Making The Most Of Resources

Last week a DB server lost one of it’s OS partition drives. I should explain that this particular server is a custom build and consists of two arrays run off different controllers. The data storage is run off a 13 drive RAID 5 array. And the OS is run off a 2 drive RAID 1. For whatever reason whoever built this server decided to use old scsi 160 drives for the OS. So when the drive went bad I didn’t have a replacement readily available. What I eventually decided upon was to just replace the both SCSI drives with SATA disks. I was fortunate in that the motherboard has a couple of SATA connectors built in. Though I lost the hardware RAID 1, all the real work is going to be done off the RAID 5 anyway.

I setup the software RAID during the install process for Ubuntu 12.04 Server. It’s not exactly hard but not exactly intuitive either and so I ended up looking around the web just to make sure I knew what I was doing.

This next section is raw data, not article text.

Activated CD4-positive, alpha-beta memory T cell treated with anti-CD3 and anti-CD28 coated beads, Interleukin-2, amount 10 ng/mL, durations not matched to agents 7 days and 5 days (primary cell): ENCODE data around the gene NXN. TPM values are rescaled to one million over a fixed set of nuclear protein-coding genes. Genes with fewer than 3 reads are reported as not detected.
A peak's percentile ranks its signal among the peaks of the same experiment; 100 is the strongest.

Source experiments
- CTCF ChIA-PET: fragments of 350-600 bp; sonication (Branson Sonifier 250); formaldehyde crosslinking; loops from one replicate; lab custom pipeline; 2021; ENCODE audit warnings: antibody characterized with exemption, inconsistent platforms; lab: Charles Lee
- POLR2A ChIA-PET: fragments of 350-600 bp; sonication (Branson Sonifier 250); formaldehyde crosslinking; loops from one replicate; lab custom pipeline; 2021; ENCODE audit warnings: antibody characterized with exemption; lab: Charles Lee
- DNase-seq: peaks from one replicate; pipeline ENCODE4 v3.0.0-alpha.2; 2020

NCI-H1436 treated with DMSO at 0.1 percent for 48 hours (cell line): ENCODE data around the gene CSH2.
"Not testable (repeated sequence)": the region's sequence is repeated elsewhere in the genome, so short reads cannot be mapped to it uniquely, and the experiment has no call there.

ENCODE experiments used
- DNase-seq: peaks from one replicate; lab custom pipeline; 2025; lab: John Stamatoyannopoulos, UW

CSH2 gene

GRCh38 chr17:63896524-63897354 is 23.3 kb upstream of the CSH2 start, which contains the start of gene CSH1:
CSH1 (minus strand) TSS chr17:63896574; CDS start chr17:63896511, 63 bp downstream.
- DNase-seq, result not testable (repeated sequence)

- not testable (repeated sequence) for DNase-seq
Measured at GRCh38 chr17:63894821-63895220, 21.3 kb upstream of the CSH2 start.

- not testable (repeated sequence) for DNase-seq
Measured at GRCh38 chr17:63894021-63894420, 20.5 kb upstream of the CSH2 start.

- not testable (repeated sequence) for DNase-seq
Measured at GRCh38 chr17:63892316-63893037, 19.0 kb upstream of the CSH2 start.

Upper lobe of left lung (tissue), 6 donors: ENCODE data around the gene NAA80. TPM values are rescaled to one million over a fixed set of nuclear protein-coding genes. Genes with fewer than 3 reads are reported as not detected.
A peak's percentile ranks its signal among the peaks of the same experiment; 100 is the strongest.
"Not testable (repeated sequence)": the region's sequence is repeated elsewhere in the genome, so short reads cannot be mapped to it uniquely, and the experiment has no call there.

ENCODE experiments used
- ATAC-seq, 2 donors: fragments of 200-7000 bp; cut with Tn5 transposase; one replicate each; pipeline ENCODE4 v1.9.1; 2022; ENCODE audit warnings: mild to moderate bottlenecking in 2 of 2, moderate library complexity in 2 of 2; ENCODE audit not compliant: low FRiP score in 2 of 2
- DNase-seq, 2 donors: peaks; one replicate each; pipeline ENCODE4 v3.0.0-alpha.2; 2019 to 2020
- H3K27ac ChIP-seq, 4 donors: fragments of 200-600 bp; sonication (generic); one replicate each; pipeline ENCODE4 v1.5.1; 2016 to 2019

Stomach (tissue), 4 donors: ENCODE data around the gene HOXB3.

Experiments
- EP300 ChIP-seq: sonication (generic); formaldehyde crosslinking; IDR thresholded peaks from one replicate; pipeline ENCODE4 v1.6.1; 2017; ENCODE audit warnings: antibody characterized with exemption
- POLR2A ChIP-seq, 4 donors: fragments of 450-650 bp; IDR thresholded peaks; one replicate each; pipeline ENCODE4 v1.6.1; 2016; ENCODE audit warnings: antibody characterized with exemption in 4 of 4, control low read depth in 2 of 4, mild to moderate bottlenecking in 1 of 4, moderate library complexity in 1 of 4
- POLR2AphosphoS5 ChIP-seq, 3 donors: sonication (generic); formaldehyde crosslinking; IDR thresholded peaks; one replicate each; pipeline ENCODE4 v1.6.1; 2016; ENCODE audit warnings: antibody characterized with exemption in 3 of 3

Now for the big change. This server has thirteen 750 GB drives which builds out to 7.5 TB. The database that was being run on here took only a fraction of that; somewhere around 15 GB.  It seemed to be a waste to use so many spindles just to run a single mid-level usage MySQL instance. What if, instead I hooked this server up as another node in the SAN. Sure it wouldn’t have the fancy features that machines like NetApp and Equallogic come with, but thats not the point. The point is to make the best use out of the resources at hand. The hot spare DB server that took over when I brought this one down, was handling the load with ease and it has far fewer spindles. What better use could I put this machine to?

The configuration I ended up with for the RAID 5 so far includes 6 logical volumes. Two of those volumes host iSCSI luns which are attached to virtual machines which now run the backup MySQL instances for two primary DB servers. Neither of those virtual machines, nor the custom box show much load and I’m confident that should one of the primary databases go down, their virtual machine backup could easily pickup the slack. The other four logical volumes I have attached to VMware VDR virtual machine instances over NFS. The usage with all of six of these virtual machines running their services is now pushing the load of the custom machine pretty much to capacity. I’m now planning to max out the number of hard drives this machine can house in order to create another RAID5. That will allow me to move some of the services over to a different set of spindles.